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Reddish Egret
Egretta rufescens

Pelecaniformes Order – Ardeidae Family

Length: 70-80 cm
Wingspan: 115 cm
Weight: 700-850 g

LONGEVITY: Up to 12 years

Reddish Egret has two morphs, dark morph and white form.

Reddish Egret populations are threatened by destruction and habitat loss in coastal habitat, with residential and commercial development. These disturbances change the high salinity of coastal waters that this species prefers, reducing their food resources.
They were hunted for feathers in the last centuries, but now they are protected and populations are increasing slowly.     

Fr: Aigrette roussâtre
All : Rötelreiher
Esp : Garceta Rojiza
Ital: Garzetta rugginosa
Nd: Roodhalsreiger
Russe: Красная цапля
Sd: Rosthäger


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FIELD GUIDE TO THE BIRDS OF NORTH AMERICA - National Geographic Society - ISBN: 0792274512

A GUIDE TO THE BIRDS OF MEXICO AND NORTHERN CENTRAL AMERICA by  Steve N. G. Howell, Sophie Webb - Oxford University Press - ISBN: 0198540124

A GUIDE TO THE BIRDS OF COLOMBIA by Steven L. Hilty and William L. Brown - Princeton University Press – ISBN 069108372X

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Summary Cards


Adult in dark morph has slate blue plumage, with reddish-beige head, neck and breast, with shaggy feathers. Underwings coverts are paler than upperparts.

Bill is long, pink at base and black on tip. Lores are bluish. Legs and feet are dark blackish blue. Eyes are pale yellow.

Adult in white morph has entirely white plumage. Bill and legs are similar in both forms.

Both sexes are alike.
Immature in both morphs has black bill and pale lower breast and belly.

Chicks of white morph have white down.
Chicks of dark morph have grey down, with greyish-cinnamon head and neck.
Non breeding bird is duller with shorter feathers. 
The two phases mate together, giving partly coloured birds.

They represent two species, white morph being named Ardea pealii – Peale’s Egret. It differs from other egret’s species by the size and the bare parts’ colours.

We find two subspecies:
E.r. rufescens, from southern US and eastern Mexico, West Indies, and to northern Colombia and Venezuela.
E.r. dickeyi from Western Mexico.

Reddish Egret’s call is a usual “krraaah”. It utters squawks and croaks. It is more vocal during breeding season, mates exchanging soft “crog-crog” calls.

Reddish Egret lives in coastal waters, lagoons, salt marshes, coastal tidal flats, mangroves, salt and brackish waters.

Reddish Egret lives in coasts of southern United States, Mexico, Bahamas, and Caribbean, northern Central America to Salvador, and northern South America, Colombia and Venezuela. Most part of populations breeds in northern parts of the range, and migrates southwards to winter. It is locally resident in extreme south Florida and along coasts of Texas and Louisiana, Mexico and West Indies.

Reddish Egret walks slowly in shallow waters, searching for preys. When it finds a small group of fishes, it chases them, flapping wings while it is running from side to side, trying to capture them.

Sometimes it holds the wings as an umbrella, to attract some fish under this shadow and catch it.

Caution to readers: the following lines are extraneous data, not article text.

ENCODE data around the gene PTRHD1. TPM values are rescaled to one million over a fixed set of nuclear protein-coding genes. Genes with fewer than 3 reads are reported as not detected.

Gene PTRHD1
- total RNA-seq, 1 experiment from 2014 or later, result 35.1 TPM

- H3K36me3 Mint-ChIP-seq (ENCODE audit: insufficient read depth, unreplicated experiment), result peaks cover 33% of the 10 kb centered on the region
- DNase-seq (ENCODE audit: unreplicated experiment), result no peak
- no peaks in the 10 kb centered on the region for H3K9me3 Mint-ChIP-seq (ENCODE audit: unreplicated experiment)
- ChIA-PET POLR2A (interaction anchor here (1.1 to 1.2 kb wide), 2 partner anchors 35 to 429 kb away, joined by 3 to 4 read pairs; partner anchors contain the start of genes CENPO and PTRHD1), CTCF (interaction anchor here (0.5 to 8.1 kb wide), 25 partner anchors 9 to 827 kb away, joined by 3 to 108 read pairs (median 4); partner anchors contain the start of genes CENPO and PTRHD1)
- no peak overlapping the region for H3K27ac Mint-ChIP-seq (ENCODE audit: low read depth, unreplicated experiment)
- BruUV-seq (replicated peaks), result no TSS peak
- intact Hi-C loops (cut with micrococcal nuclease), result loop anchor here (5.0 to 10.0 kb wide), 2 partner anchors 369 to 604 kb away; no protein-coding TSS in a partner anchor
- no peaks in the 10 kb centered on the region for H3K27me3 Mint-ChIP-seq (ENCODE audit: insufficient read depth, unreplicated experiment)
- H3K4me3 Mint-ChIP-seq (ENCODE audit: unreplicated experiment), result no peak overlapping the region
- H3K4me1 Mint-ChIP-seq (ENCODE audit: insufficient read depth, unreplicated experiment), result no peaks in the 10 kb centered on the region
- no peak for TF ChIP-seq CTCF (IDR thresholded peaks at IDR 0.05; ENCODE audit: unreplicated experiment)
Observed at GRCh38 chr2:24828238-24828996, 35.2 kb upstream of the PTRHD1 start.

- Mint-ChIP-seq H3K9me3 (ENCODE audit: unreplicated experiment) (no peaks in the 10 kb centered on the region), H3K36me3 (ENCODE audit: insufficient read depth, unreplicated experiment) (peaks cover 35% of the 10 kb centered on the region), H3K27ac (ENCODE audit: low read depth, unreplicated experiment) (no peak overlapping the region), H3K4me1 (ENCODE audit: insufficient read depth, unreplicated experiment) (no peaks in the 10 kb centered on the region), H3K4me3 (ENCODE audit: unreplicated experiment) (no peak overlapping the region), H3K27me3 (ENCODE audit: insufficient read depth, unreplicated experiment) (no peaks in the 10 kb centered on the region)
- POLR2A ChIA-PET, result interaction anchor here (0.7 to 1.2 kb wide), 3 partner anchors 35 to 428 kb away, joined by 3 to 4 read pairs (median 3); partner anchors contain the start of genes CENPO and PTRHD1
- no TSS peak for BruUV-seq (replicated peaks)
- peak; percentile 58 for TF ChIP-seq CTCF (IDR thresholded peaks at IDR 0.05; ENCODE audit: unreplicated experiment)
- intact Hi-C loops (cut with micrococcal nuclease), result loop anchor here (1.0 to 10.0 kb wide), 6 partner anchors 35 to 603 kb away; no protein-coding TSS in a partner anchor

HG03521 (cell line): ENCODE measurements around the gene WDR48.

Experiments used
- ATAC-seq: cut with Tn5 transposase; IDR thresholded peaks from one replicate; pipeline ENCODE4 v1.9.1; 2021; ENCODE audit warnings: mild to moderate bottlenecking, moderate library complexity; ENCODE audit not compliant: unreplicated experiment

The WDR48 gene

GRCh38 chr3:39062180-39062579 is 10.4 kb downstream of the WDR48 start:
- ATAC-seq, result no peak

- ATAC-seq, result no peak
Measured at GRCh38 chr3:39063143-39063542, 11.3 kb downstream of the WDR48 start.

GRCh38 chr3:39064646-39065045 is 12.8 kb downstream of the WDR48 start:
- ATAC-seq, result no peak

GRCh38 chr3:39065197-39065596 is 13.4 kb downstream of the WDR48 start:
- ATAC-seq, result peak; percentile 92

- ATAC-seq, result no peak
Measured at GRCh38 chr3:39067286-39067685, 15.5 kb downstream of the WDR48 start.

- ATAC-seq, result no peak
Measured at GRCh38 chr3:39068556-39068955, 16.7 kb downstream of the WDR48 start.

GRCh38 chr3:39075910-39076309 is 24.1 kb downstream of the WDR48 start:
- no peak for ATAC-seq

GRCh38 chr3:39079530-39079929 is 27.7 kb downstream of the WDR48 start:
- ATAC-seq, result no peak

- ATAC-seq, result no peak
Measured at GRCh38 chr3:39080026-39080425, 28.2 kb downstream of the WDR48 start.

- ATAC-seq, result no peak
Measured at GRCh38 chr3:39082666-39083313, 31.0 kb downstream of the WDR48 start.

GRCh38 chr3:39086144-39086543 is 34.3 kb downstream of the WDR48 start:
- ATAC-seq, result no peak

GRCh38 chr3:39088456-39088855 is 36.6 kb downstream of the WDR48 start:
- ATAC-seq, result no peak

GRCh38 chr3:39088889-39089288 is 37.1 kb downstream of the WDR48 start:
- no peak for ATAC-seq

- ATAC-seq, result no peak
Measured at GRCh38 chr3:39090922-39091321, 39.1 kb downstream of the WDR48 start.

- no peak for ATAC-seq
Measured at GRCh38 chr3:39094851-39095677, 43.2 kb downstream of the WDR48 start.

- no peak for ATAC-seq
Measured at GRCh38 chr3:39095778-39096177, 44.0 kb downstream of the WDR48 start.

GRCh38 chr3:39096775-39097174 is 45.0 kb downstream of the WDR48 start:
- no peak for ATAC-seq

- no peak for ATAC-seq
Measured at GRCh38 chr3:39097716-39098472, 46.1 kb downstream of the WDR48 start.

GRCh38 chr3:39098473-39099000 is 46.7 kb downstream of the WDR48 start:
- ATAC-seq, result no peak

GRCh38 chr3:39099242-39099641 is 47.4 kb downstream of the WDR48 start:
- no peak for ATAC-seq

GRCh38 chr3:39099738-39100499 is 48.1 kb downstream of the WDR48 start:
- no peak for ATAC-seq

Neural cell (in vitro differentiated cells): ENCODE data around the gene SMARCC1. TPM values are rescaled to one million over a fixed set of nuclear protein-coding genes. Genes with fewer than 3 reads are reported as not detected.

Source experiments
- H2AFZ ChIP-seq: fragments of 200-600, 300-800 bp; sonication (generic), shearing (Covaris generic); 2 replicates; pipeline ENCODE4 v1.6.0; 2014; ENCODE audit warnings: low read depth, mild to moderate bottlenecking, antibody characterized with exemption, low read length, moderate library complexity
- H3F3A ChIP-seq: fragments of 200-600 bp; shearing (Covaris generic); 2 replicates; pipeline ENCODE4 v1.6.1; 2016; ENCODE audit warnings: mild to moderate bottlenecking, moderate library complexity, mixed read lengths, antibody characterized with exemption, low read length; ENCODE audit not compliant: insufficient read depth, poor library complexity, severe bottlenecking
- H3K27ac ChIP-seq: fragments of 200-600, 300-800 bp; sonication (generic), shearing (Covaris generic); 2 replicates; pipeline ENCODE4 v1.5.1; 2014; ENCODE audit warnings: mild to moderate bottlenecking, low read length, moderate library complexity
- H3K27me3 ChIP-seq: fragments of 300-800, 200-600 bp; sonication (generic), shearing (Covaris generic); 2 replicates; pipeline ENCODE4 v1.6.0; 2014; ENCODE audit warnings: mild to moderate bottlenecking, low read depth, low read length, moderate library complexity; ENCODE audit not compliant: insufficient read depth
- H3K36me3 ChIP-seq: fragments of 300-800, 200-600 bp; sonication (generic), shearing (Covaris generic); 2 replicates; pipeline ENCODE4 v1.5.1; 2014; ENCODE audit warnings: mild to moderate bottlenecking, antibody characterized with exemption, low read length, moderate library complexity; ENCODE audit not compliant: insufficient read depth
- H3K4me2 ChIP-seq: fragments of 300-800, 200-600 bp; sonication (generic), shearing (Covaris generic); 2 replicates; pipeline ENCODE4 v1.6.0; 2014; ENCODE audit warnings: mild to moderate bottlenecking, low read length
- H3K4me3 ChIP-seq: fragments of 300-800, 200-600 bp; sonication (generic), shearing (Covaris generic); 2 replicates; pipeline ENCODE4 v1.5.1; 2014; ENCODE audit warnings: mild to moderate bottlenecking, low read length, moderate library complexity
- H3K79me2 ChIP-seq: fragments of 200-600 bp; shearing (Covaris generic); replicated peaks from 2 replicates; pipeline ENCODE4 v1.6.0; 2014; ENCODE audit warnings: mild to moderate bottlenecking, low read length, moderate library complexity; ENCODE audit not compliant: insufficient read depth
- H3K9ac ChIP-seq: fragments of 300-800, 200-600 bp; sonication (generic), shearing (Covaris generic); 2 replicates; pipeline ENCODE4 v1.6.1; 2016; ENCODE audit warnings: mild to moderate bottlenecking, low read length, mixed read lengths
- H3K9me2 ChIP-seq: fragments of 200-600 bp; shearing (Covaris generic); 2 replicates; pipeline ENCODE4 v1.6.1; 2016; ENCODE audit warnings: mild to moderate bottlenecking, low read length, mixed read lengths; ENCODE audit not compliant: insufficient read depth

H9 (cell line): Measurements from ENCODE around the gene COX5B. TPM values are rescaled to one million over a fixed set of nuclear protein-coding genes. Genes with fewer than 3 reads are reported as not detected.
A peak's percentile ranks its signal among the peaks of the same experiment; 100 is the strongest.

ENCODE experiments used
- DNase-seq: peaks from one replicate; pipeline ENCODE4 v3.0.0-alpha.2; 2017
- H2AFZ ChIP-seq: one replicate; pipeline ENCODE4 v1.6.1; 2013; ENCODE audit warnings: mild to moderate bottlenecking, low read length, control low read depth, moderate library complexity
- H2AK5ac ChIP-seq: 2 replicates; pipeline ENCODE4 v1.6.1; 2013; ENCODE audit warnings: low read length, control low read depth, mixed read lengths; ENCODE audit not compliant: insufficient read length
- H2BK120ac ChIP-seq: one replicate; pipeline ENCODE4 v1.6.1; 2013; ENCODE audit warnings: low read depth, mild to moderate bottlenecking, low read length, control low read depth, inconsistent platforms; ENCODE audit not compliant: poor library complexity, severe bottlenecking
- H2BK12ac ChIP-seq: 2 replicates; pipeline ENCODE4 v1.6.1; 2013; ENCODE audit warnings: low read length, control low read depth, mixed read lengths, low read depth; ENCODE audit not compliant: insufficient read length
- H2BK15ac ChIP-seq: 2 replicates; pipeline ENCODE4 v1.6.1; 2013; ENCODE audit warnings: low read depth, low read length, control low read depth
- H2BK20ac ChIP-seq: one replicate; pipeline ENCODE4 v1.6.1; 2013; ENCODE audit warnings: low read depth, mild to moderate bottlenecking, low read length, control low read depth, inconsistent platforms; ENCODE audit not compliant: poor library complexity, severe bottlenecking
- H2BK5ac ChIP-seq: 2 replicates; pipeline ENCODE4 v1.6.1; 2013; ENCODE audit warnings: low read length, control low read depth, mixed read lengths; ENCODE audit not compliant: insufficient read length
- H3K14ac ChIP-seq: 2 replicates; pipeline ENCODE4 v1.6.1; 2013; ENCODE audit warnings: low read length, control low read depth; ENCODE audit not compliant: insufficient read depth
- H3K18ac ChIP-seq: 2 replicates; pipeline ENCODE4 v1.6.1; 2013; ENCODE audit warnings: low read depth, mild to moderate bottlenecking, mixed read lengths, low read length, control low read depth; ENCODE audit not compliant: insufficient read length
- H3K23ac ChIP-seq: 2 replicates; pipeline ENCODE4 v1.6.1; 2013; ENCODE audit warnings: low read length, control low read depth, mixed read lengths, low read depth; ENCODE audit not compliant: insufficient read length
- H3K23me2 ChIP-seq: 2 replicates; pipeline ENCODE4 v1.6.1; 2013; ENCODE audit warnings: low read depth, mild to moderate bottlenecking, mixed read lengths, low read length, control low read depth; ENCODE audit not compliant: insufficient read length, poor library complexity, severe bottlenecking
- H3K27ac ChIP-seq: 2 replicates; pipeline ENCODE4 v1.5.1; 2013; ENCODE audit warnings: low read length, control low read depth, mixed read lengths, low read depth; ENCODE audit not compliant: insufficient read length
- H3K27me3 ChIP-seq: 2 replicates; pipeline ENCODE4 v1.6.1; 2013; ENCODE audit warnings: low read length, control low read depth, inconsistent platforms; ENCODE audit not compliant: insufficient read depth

Reddish Egret is a very active bird, more at dawn and dusk.

It dashes, almost runs back and forth with extended wings.
In deeper waters, it may use aerial methods.

Feeding territories are well defended.

During courtship display, the bare part colours become brighter, and mainly the lores which turn to violet. Reddish Egret erects the shaggy feathers on its head, neck and back. They perform some aerial combats. Birds are graceful and elegant when males pursue each other in front of the female, passing through the air, turning and cutting about in curves and zigzags with erected crest, and uttering calls.
Male may also chase another rival on the ground, as well in the air. Then, the male returns to female, with erected crest and feathers, fluffed neck, crossing repeatedly in front of her, while uttering deep rough sounds.  

Reddish Egret has light flight, easy strong and sometimes fast. Its flight is more high and regular than that of smaller species. When they are travelling towards feeding grounds, they fly by easy, steady and regular wing beats, neck reposing on shoulders, legs stretched out behind, and with beautiful feathers floating.   

Breeding season varies according to the range.
Reddish Egret nests in large mixed colonies. Both adults build the nest. It is a platform from 3 to 20 feet (one to six metres) above water, in mangrove areas.
Birds living in Texas build the nest on the ground, in islands. Nest is woven with sticks, twigs and fine materials. Dry sticks are interspersed with grass and leaves.

Female lays 3 to 4 bluish green eggs. Incubation lasts about 26 days by both parents. Chicks are fed by both adults, first by regurgitation, and when they are one month old, they are fed less often, and the fish is dropt close to them, or into their open throats.
They leave the colony at about 9 weeks, but they are able to fly at 45 days old. They reach their sexual maturity at 3 to 4 years.

This species produces only one clutch per season.

Two dark phase birds may have white morph chicks, but two white morph birds can never have dark phase chicks.

A mixed pair has almost always dark morph chicks.

Reddish Egret feeds on fish, crustaceans, frogs and insects.